reminisce by the robot

Growing up, my generation of the U.K Bboy scene were always aware of SIN Cru: we saw them at events and battles, and heard them spoken about by promoters, O.G’s and Arts organisations alike.  My crew Trinity Warriors knew of SIN Cru’s Urban SINfonie as a U.K battle event through channels like the now obsolete UKBboy.info and Facebook posts.
In 2010, I caught a train to Cambridge and entered Urban SINfonie Poppin Battle.  I was injured and unprepared.  I wore a full red Dickies two-piece suit like I was a West Coast Blood.  Bboy Freeze from Ghost Cru stood behind me while I battled, which strangely made me more nervous, and later, in a young and toyish move, I called out Kwikstep in the cyphers.
In 2011, I drove to Urban SINfonie 2 on 2 Bboy battle and entered with Rico as Trinity Warriors.  We had all shaved our heads that year, like we were in the army or something, and I looked like I’d escaped a mental asylum.  We spent all our time between rounds in the circles.
Both times I left feeling like I’d been out of my depth:  the size and level of Hip Hop at these events were different to what I’d experienced in Derby.  Every crew has their own bubble they create and ours had always been around battles, performances, hanging out and training, and the ever present MCs in the crew who rapped Hip Hop and Grime.  In Cambridge there were graffiti displays, rap and beatbox showcases, a whole Poppin’ scene with OGs like Mach-1 and Zia, and crazy antics shared from SIN Cru’s youth development and surrounding Hip Hop festival SOHHA, giving us a glimpse into SIN Cru’s day to day flava – absolutely barmy.  To give you an idea of what I mean, there was a moment during the event when SIN Cru stopped the cyphers and to bring a group of young people on to the lino to perform Hip Hop karaoke.  At the time I remember Freeze looking over at me as if to say ‘I am completely lost.’  Now ten years later, I have bought in to the madness and I see it not as a weakness but as part of the signature SIN Cru style: uncontrollable, funny and non conformist.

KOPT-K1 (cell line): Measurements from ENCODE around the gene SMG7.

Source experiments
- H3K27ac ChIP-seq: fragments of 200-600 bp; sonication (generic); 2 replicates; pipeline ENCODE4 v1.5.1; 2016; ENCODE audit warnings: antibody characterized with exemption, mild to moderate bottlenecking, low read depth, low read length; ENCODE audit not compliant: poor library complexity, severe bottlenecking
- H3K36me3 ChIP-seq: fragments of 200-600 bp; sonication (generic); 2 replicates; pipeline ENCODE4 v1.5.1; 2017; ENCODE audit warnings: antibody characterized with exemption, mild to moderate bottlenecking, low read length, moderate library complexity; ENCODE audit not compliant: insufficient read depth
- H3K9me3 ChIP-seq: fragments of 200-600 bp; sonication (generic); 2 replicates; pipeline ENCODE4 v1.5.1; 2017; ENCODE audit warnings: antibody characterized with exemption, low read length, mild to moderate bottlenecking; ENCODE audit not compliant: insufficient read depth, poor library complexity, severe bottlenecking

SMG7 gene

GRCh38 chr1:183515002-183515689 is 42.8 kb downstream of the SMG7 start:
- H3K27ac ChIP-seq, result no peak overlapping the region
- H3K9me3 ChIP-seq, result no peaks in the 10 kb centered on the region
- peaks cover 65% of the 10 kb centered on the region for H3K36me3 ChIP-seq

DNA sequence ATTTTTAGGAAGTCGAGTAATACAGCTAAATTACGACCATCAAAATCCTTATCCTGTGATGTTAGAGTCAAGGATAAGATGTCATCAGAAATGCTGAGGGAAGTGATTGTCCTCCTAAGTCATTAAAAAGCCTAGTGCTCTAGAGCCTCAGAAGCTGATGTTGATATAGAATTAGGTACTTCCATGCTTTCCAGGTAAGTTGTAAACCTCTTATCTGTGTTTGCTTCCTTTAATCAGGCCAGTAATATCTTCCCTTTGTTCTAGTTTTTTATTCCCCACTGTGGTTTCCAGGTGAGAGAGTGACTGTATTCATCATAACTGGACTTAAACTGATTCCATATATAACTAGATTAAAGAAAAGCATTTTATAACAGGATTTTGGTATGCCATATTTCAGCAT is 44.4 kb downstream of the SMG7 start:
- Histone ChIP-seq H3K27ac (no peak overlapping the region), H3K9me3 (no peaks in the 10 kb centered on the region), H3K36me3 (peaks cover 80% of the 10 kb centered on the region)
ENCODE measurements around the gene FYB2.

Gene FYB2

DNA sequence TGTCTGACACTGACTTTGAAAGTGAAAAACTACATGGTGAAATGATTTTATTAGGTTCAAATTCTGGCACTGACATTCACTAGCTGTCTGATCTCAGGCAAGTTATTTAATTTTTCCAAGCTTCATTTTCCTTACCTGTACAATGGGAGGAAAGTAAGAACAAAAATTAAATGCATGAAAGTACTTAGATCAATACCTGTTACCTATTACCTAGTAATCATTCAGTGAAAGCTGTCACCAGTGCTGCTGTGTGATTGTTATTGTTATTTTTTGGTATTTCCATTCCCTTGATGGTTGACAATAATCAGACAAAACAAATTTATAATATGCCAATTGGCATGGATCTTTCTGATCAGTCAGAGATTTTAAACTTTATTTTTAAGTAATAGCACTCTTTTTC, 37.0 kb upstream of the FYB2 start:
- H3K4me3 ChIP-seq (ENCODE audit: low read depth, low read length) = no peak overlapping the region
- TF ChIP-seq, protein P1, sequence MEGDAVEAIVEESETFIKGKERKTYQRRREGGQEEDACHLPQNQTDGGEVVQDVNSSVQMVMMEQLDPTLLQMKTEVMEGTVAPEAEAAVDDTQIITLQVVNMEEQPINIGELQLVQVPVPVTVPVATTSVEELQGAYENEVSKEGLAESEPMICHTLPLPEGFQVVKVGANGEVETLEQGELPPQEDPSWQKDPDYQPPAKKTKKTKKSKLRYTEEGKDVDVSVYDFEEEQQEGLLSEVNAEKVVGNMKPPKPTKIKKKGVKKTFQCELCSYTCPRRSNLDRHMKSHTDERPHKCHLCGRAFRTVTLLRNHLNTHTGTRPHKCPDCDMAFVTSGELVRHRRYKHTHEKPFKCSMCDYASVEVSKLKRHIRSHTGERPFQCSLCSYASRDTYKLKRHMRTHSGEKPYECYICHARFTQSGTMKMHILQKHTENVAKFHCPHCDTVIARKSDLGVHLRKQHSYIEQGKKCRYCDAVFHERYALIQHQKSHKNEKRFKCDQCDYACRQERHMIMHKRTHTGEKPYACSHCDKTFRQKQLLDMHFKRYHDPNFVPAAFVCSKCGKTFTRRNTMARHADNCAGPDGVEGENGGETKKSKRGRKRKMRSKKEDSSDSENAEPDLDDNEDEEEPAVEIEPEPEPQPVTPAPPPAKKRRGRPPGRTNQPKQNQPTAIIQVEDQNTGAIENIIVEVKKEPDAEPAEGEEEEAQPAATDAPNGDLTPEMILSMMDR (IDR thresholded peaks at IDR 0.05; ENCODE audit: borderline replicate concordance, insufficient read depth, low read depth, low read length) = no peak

This was all in an era when local hip hop events were abundant and it felt like every city had its own crew, scene, style and agenda.  Urban SINfonie allowed some serious growth and development for me as a young Bboy.  It brought together International pioneers like Ken Swift and the 7 Gems, and Poe 1 from America,  Maurizio and Freeze from Europe, and under appreciated U.K  O.Gs including Pervez, Lonestar and Skam.  At the same time SIN Cru hosted youth battles to connect with other young crews like Shaolin Shadows from Leeds.  As part of SIN Cru’s 25th Anniversary, I’ve been looking back at what made the company important to me and valuable to the wider Hip Hop scene.  Watch out for the return of Urban SINfonie in 2020

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